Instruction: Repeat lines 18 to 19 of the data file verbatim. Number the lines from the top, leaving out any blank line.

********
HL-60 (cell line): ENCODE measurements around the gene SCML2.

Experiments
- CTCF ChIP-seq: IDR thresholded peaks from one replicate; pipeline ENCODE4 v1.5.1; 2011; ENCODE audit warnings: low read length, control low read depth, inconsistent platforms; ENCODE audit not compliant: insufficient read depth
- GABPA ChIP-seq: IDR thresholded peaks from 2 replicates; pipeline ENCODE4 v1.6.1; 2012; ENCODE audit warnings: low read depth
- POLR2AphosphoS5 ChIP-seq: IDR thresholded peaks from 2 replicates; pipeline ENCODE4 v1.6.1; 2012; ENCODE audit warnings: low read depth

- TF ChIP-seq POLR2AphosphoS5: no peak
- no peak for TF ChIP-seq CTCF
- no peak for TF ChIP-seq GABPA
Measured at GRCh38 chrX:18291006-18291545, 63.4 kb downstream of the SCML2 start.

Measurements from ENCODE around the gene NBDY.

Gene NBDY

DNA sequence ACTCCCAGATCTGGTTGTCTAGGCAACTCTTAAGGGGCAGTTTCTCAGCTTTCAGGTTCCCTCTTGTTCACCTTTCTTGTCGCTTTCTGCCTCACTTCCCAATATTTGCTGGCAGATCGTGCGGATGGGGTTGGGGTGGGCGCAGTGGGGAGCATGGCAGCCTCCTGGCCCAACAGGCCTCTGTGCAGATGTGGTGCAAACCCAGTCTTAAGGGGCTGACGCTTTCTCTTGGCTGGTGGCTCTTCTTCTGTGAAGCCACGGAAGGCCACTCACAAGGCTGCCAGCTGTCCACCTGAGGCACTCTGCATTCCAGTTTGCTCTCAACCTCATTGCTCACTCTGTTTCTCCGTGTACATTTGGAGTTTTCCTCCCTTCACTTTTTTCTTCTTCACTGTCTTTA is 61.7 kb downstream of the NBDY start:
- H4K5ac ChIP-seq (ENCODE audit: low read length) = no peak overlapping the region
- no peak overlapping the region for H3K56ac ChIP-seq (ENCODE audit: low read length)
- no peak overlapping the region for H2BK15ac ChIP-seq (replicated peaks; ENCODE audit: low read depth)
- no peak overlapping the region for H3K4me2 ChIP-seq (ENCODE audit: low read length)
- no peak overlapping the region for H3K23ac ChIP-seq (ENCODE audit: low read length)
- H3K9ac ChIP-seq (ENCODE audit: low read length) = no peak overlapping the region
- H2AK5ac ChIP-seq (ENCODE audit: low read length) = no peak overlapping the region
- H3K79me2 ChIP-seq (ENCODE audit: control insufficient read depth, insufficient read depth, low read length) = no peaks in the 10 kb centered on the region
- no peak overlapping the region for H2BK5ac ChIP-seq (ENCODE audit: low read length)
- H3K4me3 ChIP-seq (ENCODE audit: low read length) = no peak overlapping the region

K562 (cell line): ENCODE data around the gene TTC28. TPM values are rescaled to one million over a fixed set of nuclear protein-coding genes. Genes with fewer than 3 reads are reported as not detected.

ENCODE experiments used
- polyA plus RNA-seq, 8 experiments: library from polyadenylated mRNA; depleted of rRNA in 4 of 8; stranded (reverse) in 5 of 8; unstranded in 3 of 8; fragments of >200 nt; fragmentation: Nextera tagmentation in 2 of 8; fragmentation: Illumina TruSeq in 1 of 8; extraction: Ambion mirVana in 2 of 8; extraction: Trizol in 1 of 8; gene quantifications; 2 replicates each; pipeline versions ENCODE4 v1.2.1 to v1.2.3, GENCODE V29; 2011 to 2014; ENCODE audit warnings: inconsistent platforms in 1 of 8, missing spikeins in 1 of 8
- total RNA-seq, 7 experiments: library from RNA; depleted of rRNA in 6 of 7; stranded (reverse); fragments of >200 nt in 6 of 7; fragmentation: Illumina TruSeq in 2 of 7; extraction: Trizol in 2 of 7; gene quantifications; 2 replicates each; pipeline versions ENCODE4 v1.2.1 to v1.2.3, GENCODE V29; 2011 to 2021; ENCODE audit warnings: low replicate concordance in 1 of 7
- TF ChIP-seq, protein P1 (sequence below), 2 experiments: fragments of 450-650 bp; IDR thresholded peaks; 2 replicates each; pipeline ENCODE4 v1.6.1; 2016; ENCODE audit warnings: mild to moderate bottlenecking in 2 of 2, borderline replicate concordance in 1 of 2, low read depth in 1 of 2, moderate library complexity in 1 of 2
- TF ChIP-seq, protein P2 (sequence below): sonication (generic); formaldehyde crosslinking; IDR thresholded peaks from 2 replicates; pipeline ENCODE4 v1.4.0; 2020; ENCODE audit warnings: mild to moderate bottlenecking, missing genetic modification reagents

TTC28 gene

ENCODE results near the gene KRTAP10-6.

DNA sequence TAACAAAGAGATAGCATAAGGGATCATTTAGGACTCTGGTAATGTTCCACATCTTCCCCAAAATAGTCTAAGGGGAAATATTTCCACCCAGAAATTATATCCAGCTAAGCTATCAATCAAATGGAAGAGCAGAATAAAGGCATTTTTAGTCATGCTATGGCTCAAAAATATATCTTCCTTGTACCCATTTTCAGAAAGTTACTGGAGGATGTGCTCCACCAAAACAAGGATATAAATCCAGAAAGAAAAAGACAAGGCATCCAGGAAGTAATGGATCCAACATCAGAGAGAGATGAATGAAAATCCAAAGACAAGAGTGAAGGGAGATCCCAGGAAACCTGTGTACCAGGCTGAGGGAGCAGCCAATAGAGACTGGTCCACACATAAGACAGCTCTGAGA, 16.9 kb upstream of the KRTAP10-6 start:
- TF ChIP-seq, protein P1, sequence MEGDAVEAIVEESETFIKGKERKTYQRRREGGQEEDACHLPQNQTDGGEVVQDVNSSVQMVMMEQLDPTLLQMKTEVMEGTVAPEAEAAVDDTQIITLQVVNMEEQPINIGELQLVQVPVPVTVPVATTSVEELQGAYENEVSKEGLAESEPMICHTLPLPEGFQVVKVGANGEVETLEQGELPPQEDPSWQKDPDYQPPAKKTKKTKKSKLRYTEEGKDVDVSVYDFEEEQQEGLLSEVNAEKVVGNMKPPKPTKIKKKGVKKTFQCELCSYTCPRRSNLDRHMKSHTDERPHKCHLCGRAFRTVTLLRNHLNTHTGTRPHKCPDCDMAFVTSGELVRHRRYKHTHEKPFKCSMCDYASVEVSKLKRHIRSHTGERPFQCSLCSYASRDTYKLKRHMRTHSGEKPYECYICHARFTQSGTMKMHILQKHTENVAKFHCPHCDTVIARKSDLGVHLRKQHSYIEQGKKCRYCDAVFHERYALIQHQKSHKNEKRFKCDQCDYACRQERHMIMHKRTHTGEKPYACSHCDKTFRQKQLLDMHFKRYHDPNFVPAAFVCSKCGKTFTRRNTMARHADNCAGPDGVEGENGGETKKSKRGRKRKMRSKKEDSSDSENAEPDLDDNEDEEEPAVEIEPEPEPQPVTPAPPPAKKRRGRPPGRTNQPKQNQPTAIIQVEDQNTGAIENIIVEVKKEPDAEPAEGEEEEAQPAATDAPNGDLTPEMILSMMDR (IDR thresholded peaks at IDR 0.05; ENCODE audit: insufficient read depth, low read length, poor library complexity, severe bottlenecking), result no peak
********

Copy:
- H3K9ac ChIP-seq (ENCODE audit: low read length) = no peak overlapping the region
- H2AK5ac ChIP-seq (ENCODE audit: low read length) = no peak overlapping the region